My faith –undoubtable has encouraged me and inspired me to do anything and everything I am currently involved in. Christianity plays a substantial role in my life, making every day a new day to be inspired. My desiring eye for beauty would be forfeited without the connection of my spiritual life.
4. How have you evolved in your art since starting?

In every way possible– with so much more to go! Photography is paralleled to explaining an idea or thought into words for others to understand. At first, you may not have the diverse vocabulary to elaborate your idea and merely confuse your listener. Although as you read and collect new ways of thought, you begin to align together clearer ways of describing your idea. So, in this same process, I grew the same way. We all have a piece of a majestic puzzle. Mine is different from yours and yours is different from your friend’s and so on. Like reading a book, observing other people’s photography helped me define what piece of the puzzle is naturally within me. My mental visionary may not have evolved over time but how I share my vision evolved drastically. With every new photo I take, or see, and every moment I live on this good earth, I will continue to evolve, or I guess I should say refine, in ways to expose my piece of the puzzle for others to enjoy.
5. What do you think the job of a good photograph is? What should it do?

A good photograph should call some kind of emotional reaction or display a clear message. It could either be beautiful or brutally honest. Anyone can take a picture but the job of a photograph is much deeper than a simple capture. I don’t mean the object itself has to be simple or complex; I mean in the way it is portrayed to others viewing the image. An object is just an object. A point in time is just another point on a massive timeline. Though how the photograph is captured can enhance or blunt the moment. The job for a good photograph is a difficult but honorable one.
6. Which photographers do you admire most?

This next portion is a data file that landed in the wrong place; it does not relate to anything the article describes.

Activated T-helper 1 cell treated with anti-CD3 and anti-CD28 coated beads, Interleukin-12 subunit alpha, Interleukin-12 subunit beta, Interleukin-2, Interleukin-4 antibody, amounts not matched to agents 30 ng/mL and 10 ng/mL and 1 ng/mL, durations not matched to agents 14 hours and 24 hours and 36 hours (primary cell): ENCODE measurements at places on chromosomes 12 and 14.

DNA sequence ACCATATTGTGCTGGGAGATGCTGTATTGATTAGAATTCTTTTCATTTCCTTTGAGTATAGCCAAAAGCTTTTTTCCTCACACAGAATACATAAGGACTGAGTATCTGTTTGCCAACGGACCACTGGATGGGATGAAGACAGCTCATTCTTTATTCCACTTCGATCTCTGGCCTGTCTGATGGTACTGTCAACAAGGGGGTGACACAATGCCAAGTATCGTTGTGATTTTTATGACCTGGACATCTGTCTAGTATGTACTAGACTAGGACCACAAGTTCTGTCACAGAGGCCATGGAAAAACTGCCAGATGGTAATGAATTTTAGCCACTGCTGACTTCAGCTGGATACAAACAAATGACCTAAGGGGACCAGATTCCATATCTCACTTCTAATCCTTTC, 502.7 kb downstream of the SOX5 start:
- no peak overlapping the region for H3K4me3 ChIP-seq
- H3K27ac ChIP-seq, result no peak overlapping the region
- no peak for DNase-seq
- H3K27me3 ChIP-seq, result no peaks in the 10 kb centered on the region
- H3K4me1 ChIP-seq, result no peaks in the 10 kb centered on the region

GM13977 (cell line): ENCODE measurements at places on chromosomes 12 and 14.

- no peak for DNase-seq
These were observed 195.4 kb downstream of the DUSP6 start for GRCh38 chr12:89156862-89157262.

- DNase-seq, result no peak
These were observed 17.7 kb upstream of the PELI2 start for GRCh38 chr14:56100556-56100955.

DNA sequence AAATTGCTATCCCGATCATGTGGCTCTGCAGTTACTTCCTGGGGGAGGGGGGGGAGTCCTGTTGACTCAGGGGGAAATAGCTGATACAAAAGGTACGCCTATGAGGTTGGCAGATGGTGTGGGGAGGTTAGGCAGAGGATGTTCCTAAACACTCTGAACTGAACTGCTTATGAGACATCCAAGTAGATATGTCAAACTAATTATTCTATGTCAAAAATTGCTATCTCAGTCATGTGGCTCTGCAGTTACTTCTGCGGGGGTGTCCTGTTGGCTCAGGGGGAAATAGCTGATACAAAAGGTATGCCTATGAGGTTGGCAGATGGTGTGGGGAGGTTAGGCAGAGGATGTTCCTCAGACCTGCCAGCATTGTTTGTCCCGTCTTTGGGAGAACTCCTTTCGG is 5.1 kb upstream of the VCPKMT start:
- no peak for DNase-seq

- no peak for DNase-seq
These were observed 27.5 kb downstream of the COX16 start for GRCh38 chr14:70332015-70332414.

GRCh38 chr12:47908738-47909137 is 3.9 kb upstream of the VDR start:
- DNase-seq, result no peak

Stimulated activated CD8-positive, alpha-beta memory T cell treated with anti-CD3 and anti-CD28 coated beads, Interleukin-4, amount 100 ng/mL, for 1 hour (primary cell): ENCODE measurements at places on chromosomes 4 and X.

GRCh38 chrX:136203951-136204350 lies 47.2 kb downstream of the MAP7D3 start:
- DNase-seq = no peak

I honestly don’t have a photographer I solely admire. The name always escapes my interest unless I need the name. Initially I would think that more credit should be given to those who take amazing photographs. The stories that lie behind taking the photos are always so inspiring. Yet, many do not know the messenger that provides the photo. To a degree, that is a good thing. The photographer did their job well when the photo feels like it is its own existence. Sometimes the photos are so good that it seems like there was no camera at all and you feel physically present in the photo. I admire the name be left unknown even if it were my own. There is something substantially poetic about a silent photographer.

7. What would you say to someone considering photography?

Be honest and don’t be afraid to show your work. Honesty is the best way to help you advance forward in your endeavors as a photographer. Also, don’t be too concerned about cameras, lenses and the horrors of the endless depths of equipment. They are not “must haves” to be a photographer. They are tools at your disposal. Don’t buy an outrageous nice camera if you don’t even need half of what it provides. In time, you will eventually need what those cameras and other pieces equipment can do but as for right now, enjoy the gift of simplicity. Just you and your camera whatever it may be. It is an intimate experience.

 

Find out more about Photographer Eric Richards and see his work!

https://www.flickr.com/photos/107650451@N02/

https://www.facebook.com/Joshua.Empyre

 

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All photographs on this page are the property of photographer Eric Richards. You must
have his permission to use any photograph.Please contact him through the links provided.